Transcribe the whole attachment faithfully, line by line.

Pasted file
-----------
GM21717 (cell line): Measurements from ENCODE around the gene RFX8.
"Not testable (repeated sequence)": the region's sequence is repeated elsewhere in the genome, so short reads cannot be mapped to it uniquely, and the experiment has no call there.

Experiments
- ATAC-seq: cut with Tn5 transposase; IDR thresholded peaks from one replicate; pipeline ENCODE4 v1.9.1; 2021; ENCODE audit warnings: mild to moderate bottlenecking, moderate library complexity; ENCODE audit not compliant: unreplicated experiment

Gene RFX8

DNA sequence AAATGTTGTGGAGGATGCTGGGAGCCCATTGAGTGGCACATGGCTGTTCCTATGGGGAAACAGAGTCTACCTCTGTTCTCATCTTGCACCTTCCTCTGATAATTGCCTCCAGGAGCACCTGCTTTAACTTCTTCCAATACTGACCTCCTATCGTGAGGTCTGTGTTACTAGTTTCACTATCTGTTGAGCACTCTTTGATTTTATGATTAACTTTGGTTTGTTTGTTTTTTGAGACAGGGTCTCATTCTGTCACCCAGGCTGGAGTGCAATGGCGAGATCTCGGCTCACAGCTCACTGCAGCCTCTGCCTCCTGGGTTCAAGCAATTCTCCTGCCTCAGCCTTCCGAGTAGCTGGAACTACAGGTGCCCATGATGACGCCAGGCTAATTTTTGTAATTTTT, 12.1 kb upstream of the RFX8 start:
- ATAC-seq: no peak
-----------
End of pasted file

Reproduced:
GM21717 (cell line): Measurements from ENCODE around the gene RFX8.
"Not testable (repeated sequence)": the region's sequence is repeated elsewhere in the genome, so short reads cannot be mapped to it uniquely, and the experiment has no call there.

Experiments
- ATAC-seq: cut with Tn5 transposase; IDR thresholded peaks from one replicate; pipeline ENCODE4 v1.9.1; 2021; ENCODE audit warnings: mild to moderate bottlenecking, moderate library complexity; ENCODE audit not compliant: unreplicated experiment

Gene RFX8

DNA sequence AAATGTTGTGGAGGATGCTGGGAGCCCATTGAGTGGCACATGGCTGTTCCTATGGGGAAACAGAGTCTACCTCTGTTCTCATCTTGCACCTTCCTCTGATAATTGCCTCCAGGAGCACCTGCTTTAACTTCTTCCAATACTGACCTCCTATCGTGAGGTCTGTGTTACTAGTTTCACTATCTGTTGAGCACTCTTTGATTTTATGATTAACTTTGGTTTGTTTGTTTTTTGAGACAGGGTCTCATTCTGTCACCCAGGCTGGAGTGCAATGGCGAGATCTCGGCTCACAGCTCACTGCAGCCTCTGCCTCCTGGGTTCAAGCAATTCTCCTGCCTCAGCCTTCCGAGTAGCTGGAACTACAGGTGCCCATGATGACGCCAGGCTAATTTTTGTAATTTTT, 12.1 kb upstream of the RFX8 start:
- ATAC-seq: no peak